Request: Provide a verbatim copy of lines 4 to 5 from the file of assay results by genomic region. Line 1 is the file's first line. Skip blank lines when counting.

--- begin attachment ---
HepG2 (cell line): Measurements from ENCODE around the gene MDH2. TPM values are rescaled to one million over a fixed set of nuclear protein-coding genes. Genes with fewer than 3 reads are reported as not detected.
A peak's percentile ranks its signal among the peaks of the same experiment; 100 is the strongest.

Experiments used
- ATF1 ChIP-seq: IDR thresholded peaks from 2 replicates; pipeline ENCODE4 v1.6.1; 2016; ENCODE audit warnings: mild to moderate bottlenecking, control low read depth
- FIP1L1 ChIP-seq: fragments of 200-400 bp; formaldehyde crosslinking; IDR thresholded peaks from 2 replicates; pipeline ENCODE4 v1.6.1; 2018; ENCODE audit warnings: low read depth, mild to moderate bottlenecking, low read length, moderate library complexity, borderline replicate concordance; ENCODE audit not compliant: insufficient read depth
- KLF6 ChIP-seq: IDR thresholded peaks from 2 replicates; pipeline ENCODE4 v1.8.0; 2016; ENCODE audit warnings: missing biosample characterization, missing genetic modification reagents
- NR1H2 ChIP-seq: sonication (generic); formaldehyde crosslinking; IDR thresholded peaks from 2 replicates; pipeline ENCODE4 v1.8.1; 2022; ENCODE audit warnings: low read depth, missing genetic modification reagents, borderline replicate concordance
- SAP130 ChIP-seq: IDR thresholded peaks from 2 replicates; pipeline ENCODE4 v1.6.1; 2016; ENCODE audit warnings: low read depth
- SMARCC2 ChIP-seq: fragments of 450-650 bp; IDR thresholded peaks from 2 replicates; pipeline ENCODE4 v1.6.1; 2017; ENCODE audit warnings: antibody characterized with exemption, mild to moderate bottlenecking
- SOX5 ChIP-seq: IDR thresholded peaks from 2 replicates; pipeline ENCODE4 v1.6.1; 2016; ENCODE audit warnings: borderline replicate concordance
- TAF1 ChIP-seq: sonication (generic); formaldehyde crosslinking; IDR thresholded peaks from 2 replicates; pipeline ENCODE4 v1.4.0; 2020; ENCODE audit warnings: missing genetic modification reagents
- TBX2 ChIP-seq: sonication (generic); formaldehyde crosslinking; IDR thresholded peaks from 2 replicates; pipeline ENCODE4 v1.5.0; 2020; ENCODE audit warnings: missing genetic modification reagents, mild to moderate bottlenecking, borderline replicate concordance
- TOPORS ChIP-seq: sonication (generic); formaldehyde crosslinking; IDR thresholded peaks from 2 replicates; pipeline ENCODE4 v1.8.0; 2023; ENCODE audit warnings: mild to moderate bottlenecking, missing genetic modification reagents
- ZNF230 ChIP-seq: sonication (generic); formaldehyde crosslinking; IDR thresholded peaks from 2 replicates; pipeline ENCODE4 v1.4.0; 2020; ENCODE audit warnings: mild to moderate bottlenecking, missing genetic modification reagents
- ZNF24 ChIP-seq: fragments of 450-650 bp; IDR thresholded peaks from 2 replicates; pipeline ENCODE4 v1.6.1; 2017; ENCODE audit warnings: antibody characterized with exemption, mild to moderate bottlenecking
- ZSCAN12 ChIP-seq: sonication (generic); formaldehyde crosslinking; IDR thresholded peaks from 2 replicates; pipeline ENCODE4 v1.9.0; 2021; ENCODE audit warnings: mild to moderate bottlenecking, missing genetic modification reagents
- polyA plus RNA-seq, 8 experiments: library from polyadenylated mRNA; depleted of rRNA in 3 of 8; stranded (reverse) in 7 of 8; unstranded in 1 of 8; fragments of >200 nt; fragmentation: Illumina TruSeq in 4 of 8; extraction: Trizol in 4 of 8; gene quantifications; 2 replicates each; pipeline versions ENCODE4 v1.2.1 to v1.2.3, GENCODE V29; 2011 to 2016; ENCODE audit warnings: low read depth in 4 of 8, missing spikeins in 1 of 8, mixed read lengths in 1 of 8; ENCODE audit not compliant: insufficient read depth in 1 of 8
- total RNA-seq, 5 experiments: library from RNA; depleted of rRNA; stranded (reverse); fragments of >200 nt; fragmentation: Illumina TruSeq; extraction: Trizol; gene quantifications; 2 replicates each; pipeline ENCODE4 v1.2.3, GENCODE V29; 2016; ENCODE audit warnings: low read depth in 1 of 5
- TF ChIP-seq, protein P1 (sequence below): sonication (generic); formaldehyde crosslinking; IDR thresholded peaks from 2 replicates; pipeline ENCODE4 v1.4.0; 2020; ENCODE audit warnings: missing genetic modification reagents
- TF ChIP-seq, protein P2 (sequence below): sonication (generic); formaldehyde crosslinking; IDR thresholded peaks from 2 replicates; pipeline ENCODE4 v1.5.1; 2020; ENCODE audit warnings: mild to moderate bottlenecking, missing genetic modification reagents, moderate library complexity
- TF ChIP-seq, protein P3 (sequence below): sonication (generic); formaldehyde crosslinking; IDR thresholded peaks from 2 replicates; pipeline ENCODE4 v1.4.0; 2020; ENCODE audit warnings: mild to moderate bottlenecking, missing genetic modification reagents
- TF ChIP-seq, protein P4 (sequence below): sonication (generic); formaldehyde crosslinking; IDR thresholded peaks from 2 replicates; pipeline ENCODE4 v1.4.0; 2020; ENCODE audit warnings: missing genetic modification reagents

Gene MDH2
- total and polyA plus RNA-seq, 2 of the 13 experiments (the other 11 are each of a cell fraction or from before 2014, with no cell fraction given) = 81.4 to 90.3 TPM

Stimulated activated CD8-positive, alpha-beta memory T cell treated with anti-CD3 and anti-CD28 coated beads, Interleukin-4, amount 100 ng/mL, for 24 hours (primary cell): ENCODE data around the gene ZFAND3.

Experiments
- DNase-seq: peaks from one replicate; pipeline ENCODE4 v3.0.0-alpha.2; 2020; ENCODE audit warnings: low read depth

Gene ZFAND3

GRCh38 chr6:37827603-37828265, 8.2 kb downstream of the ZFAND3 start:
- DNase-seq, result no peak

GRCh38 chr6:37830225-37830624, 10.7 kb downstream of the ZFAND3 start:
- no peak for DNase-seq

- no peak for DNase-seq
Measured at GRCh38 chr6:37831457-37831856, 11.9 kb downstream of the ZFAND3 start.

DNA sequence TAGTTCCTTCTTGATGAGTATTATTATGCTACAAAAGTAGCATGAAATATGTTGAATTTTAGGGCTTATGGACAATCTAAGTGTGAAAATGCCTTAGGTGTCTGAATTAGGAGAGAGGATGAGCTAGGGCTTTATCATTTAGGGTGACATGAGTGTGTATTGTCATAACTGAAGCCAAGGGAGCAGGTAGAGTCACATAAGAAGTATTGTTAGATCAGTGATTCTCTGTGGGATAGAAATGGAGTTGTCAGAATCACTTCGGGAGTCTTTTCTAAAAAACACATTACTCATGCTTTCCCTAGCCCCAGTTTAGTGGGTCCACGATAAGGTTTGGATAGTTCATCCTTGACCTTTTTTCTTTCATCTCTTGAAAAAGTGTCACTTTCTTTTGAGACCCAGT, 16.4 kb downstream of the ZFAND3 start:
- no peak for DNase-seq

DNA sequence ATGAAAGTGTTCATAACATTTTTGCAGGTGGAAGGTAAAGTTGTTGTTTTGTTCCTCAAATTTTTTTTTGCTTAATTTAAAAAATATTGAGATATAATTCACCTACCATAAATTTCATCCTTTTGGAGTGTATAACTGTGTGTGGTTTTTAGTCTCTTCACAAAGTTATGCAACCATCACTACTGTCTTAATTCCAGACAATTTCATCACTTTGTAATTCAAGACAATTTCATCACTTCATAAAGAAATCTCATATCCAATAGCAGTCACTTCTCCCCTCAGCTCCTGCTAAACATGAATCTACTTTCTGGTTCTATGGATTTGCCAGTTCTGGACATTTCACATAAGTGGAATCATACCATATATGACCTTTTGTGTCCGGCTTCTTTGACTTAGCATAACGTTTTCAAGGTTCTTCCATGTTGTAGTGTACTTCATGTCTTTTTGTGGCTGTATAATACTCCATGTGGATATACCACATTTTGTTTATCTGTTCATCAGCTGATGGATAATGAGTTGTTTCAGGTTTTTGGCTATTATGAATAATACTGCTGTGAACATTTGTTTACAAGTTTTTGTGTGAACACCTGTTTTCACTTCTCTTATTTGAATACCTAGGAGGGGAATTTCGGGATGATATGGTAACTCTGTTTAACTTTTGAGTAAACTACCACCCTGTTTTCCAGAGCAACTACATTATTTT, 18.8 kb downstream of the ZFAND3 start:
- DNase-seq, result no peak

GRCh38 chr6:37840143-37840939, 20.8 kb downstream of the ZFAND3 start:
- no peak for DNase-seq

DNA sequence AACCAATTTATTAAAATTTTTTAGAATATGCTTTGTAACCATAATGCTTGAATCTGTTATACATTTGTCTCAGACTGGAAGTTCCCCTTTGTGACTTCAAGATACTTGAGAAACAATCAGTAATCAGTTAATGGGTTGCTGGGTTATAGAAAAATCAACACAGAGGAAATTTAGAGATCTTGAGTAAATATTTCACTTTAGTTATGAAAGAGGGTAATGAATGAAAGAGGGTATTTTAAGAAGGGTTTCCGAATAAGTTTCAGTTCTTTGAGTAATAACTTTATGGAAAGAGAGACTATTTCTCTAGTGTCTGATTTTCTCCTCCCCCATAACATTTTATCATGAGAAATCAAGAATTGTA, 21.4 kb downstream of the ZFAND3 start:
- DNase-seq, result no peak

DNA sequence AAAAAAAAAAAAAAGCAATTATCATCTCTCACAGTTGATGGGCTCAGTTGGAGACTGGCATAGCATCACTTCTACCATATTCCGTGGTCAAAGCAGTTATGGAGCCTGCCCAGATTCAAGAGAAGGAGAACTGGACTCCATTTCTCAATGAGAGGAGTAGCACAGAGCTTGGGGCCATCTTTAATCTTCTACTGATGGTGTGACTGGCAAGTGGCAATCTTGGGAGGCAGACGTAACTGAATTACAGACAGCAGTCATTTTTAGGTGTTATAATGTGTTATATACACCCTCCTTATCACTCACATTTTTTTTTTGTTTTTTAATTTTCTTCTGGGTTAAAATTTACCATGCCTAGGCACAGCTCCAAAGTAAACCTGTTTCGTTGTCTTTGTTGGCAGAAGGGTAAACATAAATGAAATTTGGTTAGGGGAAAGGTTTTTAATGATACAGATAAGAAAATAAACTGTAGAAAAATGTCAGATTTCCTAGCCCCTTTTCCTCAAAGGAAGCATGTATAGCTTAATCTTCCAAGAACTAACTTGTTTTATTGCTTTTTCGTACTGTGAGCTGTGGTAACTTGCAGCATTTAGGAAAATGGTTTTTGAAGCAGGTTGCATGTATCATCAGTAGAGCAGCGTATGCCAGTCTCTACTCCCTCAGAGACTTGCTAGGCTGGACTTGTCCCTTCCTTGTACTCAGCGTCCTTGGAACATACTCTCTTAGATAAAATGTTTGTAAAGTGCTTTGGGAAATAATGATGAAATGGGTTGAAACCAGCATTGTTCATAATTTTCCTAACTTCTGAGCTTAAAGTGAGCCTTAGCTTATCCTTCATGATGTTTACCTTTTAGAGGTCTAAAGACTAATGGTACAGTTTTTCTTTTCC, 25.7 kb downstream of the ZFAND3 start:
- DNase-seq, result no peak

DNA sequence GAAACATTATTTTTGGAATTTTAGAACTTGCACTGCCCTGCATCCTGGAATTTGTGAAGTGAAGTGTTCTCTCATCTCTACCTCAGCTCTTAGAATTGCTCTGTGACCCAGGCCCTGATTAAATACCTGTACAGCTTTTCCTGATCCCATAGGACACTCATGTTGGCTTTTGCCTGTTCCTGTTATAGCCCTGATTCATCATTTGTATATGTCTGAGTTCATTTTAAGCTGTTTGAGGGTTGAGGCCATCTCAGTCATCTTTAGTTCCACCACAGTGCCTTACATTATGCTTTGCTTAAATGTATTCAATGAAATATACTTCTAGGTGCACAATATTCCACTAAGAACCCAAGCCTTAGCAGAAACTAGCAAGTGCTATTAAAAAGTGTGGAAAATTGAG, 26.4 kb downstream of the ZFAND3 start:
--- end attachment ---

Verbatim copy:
- ATF1 ChIP-seq: IDR thresholded peaks from 2 replicates; pipeline ENCODE4 v1.6.1; 2016; ENCODE audit warnings: mild to moderate bottlenecking, control low read depth
- FIP1L1 ChIP-seq: fragments of 200-400 bp; formaldehyde crosslinking; IDR thresholded peaks from 2 replicates; pipeline ENCODE4 v1.6.1; 2018; ENCODE audit warnings: low read depth, mild to moderate bottlenecking, low read length, moderate library complexity, borderline replicate concordance; ENCODE audit not compliant: insufficient read depth